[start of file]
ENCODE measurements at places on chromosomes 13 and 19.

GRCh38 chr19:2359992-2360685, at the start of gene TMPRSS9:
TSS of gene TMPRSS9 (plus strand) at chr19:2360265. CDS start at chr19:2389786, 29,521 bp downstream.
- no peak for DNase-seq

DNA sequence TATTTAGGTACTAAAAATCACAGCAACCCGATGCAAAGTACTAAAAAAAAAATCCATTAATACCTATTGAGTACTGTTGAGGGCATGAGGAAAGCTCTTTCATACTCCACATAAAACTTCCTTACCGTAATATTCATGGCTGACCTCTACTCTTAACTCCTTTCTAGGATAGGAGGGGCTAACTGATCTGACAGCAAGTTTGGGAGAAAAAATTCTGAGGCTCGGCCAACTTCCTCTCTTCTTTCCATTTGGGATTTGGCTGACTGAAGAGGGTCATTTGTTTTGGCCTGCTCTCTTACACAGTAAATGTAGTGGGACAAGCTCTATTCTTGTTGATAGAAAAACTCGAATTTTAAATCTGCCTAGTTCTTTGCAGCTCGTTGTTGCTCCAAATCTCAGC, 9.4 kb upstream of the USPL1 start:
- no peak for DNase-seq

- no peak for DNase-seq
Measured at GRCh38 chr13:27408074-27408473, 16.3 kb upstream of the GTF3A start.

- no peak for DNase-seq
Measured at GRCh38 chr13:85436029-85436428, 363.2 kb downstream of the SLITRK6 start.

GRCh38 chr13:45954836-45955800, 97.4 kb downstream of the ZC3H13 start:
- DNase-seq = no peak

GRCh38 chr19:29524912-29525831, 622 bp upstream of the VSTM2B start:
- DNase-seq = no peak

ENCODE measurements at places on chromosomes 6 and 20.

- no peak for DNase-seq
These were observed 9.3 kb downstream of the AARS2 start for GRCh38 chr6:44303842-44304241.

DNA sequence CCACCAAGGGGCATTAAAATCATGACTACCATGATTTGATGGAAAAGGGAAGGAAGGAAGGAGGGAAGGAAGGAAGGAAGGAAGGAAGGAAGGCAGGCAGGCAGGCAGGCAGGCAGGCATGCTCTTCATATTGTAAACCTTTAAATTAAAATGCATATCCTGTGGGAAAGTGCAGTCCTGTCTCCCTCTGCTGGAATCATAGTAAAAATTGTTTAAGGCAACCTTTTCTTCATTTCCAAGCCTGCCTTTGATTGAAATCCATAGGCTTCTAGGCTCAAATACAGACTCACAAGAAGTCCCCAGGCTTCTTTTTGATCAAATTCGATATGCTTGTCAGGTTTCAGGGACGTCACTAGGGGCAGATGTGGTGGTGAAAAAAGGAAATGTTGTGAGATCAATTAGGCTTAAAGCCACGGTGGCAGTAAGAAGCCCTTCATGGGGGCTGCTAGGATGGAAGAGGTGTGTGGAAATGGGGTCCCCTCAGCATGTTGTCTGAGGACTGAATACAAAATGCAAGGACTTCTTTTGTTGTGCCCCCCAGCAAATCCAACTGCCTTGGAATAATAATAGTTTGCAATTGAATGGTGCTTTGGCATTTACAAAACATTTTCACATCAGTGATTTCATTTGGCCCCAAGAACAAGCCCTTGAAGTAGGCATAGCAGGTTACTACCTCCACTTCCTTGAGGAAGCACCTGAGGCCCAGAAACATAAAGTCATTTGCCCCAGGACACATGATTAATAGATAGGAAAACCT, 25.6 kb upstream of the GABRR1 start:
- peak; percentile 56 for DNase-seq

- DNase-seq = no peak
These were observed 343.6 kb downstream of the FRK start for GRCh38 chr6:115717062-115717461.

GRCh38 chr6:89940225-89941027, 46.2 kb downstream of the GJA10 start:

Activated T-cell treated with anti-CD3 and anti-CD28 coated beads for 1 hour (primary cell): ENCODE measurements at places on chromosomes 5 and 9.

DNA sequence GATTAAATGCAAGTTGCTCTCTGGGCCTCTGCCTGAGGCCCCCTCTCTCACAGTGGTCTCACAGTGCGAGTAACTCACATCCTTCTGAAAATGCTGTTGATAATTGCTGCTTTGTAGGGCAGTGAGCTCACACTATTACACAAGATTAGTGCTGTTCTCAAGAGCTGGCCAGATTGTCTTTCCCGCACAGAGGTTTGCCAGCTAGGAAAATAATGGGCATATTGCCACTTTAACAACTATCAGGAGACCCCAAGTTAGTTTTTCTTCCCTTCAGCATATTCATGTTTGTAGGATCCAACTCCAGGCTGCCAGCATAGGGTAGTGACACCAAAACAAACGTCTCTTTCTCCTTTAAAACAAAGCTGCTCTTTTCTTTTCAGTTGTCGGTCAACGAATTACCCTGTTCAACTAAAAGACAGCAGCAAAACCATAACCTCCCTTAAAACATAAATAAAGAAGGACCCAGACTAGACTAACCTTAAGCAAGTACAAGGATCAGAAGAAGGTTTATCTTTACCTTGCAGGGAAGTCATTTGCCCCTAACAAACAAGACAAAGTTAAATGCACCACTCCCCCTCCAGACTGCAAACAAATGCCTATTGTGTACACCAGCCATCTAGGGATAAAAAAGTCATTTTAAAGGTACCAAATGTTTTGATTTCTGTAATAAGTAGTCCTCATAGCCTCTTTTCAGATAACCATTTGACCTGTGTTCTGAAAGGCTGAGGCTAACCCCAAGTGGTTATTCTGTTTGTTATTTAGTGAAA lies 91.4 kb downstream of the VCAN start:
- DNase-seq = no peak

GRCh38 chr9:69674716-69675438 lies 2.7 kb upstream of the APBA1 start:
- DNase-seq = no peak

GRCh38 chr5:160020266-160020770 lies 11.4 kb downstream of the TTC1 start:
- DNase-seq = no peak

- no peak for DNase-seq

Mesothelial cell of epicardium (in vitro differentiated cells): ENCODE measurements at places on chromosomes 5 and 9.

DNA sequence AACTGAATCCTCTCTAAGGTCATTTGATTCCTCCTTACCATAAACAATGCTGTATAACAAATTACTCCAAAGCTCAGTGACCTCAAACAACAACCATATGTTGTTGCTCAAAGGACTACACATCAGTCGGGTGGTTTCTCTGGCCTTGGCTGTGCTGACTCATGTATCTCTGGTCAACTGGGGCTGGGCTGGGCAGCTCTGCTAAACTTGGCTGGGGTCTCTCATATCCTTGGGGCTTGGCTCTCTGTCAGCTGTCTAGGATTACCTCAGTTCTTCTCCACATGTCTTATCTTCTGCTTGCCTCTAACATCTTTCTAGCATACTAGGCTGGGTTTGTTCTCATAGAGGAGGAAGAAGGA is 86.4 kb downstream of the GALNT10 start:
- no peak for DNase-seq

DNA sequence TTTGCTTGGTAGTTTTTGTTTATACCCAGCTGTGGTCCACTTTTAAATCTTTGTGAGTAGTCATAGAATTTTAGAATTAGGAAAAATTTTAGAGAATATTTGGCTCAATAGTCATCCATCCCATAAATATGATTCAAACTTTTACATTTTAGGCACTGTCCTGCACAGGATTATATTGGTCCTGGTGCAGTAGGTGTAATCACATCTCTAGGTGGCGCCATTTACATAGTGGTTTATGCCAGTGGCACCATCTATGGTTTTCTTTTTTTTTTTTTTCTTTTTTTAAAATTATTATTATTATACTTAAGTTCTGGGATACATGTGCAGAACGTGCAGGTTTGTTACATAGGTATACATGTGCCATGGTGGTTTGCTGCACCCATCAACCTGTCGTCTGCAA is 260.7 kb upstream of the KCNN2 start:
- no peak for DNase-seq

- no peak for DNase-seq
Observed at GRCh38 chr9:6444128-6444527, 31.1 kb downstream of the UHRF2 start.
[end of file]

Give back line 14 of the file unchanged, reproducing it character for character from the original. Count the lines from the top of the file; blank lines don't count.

- DNase-seq = no peak